As I stumbled through my attic to retrieve Christmas decorations, I came across an unmarked box that seemed out of place. I opened it up to find a stash of old RC gear that I had packed away years ago. There were a few odds and ends, but my attention was immediately drawn to a hovercraft that was hiding at the bottom of the box. Score!
This hovercraft is at least 10 years old (an eternity for electro-widgets). I think I paid $20 for it at a surplus electronics store. As RC models go, this one is definitely toy-grade. But that doesn't mean that it can't be fun. I've owned tons of really cool toy-grade RC gadgets. Their only real drawback is that you usually can't buy spare parts or upgrades like you can with hobby-grade equipment. I brought the hovercraft down the attic ladder along with the next load of ornaments and decided to get reacquainted with this long-forgotten toy.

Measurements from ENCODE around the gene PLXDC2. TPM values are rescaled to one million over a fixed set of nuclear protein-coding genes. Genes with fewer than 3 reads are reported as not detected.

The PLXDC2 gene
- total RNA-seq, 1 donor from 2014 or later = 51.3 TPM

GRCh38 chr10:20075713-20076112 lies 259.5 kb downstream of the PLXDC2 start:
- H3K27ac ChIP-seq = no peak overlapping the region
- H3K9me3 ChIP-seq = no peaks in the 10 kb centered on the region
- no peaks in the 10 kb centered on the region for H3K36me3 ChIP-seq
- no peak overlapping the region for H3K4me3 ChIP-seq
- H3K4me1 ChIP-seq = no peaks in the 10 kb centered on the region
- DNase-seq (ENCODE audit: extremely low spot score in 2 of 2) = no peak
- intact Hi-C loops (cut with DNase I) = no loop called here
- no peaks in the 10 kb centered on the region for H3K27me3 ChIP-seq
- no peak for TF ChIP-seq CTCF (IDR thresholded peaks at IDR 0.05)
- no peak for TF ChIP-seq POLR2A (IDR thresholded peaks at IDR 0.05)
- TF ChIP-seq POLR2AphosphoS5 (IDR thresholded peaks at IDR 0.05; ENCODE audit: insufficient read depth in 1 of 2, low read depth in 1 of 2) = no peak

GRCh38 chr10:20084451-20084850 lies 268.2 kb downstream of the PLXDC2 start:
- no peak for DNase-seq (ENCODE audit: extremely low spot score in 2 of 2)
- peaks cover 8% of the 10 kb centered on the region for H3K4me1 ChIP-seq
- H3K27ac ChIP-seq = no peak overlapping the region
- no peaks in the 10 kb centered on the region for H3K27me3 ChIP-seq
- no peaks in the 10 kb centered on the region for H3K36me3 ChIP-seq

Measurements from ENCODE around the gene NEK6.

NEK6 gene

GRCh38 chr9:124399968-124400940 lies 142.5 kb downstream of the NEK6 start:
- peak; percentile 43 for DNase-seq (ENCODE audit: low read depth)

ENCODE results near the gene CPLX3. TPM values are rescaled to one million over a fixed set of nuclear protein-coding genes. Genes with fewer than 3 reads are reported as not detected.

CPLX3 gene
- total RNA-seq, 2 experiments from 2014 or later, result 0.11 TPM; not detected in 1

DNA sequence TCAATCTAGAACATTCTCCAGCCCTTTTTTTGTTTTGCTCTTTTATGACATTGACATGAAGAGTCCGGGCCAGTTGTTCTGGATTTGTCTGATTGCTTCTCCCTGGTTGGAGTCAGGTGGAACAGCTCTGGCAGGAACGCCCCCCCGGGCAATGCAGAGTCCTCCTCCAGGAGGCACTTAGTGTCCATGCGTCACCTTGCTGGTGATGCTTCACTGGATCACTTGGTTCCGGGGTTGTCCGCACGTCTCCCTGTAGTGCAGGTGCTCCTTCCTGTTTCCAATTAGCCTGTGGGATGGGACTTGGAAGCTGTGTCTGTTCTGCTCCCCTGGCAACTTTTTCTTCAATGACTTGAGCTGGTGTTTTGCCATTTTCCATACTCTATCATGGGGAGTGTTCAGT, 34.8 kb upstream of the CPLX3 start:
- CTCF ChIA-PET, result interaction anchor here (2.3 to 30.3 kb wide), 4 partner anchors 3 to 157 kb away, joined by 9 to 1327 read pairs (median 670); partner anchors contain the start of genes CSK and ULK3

Aside from being thoroughly dusty, the hovercraft appeared to be in good shape. My biggest concern was the rubber skirt that forms the perimeter of the vehicle. Any punctures or dry rot on that vital part would have been an immediate deal-breaker. I was pleased to find no discernable damage whatsoever. Press on!
The hovercraft's proprietary transmitter was also stashed in the box. Thankfully, I had removed the 9-volt battery from this unit before packing it away. So I didn't have any leaky alkaline battery issues to deal with…another potential deal-breaker.
I gave the hovercraft and radio a quick wipe down to remove most of the grime. It appeared that all of the necessary parts were accounted for and there was no obvious damage to be found anywhere. It looked like I would only have to tackle two minor issues. First, one of the two control sticks on the transmitter didn't move freely. Secondly, the onboard battery had problems that would need to be addressed.